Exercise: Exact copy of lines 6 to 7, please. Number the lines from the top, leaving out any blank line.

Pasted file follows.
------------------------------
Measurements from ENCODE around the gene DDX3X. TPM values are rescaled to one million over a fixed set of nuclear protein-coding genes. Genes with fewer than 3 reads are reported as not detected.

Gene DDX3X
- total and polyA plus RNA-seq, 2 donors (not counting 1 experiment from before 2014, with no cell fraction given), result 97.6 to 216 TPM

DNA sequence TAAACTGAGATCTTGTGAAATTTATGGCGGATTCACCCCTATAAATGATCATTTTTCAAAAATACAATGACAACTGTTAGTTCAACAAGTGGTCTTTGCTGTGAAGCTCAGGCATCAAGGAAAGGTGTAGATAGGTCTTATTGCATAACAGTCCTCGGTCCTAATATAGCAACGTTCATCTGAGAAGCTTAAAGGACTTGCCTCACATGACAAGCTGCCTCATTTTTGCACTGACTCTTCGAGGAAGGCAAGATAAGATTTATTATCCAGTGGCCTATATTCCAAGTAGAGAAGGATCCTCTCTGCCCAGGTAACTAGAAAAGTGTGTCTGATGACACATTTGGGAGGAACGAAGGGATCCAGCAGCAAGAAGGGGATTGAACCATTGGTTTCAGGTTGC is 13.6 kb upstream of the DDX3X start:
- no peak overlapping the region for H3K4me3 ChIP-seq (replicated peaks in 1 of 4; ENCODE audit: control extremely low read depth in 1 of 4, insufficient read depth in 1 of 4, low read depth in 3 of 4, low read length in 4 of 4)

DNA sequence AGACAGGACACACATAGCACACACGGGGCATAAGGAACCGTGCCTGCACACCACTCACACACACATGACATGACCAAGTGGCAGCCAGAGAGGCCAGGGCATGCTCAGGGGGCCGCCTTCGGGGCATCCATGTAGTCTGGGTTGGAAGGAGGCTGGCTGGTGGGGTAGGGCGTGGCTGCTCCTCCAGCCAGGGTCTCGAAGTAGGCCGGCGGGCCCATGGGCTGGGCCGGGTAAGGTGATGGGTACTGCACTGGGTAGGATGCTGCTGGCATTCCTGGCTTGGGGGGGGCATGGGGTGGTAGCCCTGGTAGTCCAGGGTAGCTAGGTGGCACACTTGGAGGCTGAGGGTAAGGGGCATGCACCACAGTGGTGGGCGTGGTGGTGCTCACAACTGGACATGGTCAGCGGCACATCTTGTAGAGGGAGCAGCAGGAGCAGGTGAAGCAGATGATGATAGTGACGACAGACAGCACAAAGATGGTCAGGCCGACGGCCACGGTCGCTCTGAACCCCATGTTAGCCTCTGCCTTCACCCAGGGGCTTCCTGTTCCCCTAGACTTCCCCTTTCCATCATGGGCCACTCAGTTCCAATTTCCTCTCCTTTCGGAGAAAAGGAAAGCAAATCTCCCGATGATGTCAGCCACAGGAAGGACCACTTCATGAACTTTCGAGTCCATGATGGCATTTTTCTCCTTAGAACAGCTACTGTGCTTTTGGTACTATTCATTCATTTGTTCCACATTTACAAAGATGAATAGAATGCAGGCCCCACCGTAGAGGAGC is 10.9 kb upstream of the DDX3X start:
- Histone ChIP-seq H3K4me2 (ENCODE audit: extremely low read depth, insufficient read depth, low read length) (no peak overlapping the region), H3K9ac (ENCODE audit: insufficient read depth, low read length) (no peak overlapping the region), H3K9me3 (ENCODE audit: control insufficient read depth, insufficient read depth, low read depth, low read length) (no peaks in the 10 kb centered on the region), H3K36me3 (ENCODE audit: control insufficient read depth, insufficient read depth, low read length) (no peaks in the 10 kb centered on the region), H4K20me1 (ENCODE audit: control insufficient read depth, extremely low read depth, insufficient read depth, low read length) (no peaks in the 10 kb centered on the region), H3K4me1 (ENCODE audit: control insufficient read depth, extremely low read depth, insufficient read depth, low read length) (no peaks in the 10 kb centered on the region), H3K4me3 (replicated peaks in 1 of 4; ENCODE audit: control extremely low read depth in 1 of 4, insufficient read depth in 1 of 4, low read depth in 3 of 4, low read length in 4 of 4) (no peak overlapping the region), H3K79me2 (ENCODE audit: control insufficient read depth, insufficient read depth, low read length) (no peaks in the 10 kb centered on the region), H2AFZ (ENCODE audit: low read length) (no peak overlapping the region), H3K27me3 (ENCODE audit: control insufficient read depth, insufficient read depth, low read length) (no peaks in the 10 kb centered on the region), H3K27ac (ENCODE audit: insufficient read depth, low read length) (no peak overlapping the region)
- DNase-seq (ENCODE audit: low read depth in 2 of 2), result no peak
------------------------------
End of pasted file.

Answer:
DNA sequence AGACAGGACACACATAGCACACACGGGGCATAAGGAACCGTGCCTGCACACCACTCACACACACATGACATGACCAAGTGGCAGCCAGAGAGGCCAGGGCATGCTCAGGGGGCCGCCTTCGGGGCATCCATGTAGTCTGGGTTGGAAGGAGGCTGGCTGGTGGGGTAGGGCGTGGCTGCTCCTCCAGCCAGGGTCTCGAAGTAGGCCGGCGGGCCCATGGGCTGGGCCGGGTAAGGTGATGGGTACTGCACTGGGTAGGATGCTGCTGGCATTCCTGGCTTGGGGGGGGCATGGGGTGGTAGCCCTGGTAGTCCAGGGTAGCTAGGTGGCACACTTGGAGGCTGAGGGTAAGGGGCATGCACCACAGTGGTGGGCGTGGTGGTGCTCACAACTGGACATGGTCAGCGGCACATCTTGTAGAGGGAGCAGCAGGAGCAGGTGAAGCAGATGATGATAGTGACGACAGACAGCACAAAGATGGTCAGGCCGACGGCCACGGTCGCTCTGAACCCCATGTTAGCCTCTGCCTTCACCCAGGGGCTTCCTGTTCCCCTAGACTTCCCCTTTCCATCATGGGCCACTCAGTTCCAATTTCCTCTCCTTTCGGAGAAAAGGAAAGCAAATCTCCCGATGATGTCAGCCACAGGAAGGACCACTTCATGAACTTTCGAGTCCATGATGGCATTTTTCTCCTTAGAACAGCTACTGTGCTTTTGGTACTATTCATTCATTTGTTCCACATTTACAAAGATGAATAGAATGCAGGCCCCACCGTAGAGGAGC is 10.9 kb upstream of the DDX3X start:
- Histone ChIP-seq H3K4me2 (ENCODE audit: extremely low read depth, insufficient read depth, low read length) (no peak overlapping the region), H3K9ac (ENCODE audit: insufficient read depth, low read length) (no peak overlapping the region), H3K9me3 (ENCODE audit: control insufficient read depth, insufficient read depth, low read depth, low read length) (no peaks in the 10 kb centered on the region), H3K36me3 (ENCODE audit: control insufficient read depth, insufficient read depth, low read length) (no peaks in the 10 kb centered on the region), H4K20me1 (ENCODE audit: control insufficient read depth, extremely low read depth, insufficient read depth, low read length) (no peaks in the 10 kb centered on the region), H3K4me1 (ENCODE audit: control insufficient read depth, extremely low read depth, insufficient read depth, low read length) (no peaks in the 10 kb centered on the region), H3K4me3 (replicated peaks in 1 of 4; ENCODE audit: control extremely low read depth in 1 of 4, insufficient read depth in 1 of 4, low read depth in 3 of 4, low read length in 4 of 4) (no peak overlapping the region), H3K79me2 (ENCODE audit: control insufficient read depth, insufficient read depth, low read length) (no peaks in the 10 kb centered on the region), H2AFZ (ENCODE audit: low read length) (no peak overlapping the region), H3K27me3 (ENCODE audit: control insufficient read depth, insufficient read depth, low read length) (no peaks in the 10 kb centered on the region), H3K27ac (ENCODE audit: insufficient read depth, low read length) (no peak overlapping the region)